San Diego, Santa Barbara, Fresno, San Louis Obispo, San Francisco and many other points are accessible via Amtrak train and their connecting motorcoachs. And here there is good news, a California Rail pass (7 days of travel in 21) is a quite reasonable $159 per person. The local transit in the named communities is not too bad...although outlying areas are much easier to access by rental car than public transit.

Yosemite: While it's much easier by private car, you can get there via a bus tours from San Francisco.....or the YARTS bus service which connects to Amtrak in Merced.

Lake Tahoe: Without a private vehicle, it's a nightmare.

Mexico: If you want to visit Tijuana, you can take the light rail down from San Diego on a day trip and walk across the border. It's a dirty nasty border town.....but whatever... As for travel *in* Mexico, I'd avoid it like the plague...
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Old Oct 6, 13, 3:20 pm
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Originally Posted by mlshanks View Post
Napa: I'm unaware of any winery with accommodations...
RustRidge Winery has Bed & Breakfast accommodations and Milat Family Vineyards has private cottages in the vineyard.

There are other B&Bs and inns within walking distance of wineries and vineyards.
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Old Oct 11, 13, 12:43 pm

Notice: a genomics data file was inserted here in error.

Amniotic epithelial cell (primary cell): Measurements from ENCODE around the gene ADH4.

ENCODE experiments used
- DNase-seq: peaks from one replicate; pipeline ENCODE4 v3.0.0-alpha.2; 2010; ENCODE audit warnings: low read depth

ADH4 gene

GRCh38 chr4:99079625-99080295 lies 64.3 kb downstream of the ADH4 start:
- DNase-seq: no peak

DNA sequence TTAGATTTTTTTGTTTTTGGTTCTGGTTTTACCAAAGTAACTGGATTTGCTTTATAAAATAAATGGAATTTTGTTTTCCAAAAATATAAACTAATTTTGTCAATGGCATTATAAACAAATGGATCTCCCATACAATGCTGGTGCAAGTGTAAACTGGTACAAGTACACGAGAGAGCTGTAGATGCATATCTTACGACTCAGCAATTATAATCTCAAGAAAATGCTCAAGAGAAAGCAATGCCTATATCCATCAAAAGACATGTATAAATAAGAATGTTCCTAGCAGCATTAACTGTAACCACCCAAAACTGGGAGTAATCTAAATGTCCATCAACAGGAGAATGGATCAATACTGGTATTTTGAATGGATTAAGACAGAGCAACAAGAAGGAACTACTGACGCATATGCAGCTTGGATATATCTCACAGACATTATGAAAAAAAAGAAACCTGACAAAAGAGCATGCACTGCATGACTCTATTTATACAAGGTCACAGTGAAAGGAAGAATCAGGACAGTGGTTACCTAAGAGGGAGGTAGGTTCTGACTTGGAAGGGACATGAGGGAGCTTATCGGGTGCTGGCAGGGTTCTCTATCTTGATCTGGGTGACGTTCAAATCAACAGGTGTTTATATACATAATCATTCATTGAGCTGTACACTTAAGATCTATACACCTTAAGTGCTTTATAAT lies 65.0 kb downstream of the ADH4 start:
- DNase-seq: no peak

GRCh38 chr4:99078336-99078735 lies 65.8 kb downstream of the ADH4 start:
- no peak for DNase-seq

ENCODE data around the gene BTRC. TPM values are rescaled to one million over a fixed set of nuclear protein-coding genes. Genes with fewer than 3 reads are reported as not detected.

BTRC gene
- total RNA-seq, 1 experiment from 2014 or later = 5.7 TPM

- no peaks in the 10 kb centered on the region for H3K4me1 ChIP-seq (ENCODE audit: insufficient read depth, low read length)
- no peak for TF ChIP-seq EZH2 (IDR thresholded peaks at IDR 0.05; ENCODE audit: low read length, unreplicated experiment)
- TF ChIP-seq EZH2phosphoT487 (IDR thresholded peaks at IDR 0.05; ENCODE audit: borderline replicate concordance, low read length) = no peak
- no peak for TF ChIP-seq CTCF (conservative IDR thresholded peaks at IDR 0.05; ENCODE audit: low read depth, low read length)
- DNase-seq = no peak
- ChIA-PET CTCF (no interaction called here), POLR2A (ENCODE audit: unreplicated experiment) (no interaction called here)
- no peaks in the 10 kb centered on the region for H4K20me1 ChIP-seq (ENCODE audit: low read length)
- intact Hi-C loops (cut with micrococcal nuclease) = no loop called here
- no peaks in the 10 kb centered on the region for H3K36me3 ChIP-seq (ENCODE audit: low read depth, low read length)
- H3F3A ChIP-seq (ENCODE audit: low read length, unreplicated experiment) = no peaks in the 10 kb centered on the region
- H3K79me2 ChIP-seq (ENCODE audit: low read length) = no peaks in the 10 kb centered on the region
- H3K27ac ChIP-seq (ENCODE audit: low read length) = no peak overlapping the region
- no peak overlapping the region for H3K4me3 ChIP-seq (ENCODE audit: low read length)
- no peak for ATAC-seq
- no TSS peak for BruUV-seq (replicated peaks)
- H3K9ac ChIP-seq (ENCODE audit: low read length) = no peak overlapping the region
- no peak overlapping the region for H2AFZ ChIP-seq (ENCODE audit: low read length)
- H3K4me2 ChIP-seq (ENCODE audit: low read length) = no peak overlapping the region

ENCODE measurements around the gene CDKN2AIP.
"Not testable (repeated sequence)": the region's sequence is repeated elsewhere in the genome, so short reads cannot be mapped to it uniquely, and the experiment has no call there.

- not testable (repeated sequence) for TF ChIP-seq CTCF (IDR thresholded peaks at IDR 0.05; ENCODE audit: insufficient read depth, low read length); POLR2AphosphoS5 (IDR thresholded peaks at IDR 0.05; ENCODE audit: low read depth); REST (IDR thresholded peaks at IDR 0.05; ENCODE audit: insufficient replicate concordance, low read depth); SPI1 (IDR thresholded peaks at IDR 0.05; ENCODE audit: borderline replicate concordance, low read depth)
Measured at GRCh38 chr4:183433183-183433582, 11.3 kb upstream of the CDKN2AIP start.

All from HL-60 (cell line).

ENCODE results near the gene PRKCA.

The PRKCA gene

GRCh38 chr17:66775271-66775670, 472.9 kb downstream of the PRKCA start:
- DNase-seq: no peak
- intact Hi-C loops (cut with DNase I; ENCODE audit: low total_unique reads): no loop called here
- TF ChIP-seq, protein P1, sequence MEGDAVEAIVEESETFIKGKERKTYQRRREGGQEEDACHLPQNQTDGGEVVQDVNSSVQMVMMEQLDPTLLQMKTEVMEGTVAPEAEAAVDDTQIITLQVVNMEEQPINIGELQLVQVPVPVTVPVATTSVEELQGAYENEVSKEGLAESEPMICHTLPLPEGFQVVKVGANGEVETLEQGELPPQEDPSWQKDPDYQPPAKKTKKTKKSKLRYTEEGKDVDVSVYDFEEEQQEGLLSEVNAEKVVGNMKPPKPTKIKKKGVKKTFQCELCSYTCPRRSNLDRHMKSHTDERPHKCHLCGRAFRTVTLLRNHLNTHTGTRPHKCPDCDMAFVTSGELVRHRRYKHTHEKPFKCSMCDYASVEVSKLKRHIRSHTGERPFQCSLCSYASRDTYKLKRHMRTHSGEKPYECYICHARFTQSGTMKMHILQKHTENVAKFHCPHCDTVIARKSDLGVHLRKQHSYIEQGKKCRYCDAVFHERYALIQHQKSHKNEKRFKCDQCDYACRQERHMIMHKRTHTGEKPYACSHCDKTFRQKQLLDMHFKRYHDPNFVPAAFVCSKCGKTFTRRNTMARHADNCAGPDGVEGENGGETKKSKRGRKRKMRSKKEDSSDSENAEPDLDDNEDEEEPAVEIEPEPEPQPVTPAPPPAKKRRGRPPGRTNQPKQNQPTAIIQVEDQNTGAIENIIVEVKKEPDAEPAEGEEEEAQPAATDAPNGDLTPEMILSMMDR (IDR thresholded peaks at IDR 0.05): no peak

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Originally Posted by Doc Savage View Post
OK, try this itinerary up the coast.

Fly to SAN. Spend time with your friends.
Take Amtrak to LA. Spend time there or take Coast Starlight to Santa Barbara. Spend at least a day or two. Take train up to San Luis Obispo...
This whole itinerary is excellent. A few items of note:

The best places to spend New Year's Eve will be either Hollywood, San Franciso or Las Vegas. I know you do not like to party but your New Years Eve will be SIGNIFICANTLY better in one of those cities at one of the clubs where you can even rent out a table ($$$) if you would like. Do not trust "promoters" online (they will sell you some ticket to a crap party for $200), instead, feel free to reach out directly if you think you may be in LA or SF and I can make reservations - or a host at one of the nicer casinos can recommend something interesting in Vegas.

Tijuana is a waste, if you have about 4-5 days to spare you can do Cabo but that really might be pushing it.

All in all, Doc Savage made some excellent suggestions and I would use his post as a great starting point when planning your trip.
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Old Nov 27, 13, 9:29 am
  #11  
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Hi,

Now everything is booked and the final itinerary is:

San Diego (25 dec-30 dec)
LA (30 dec-2 jan)
Las Vegas (2 jan-6 jan)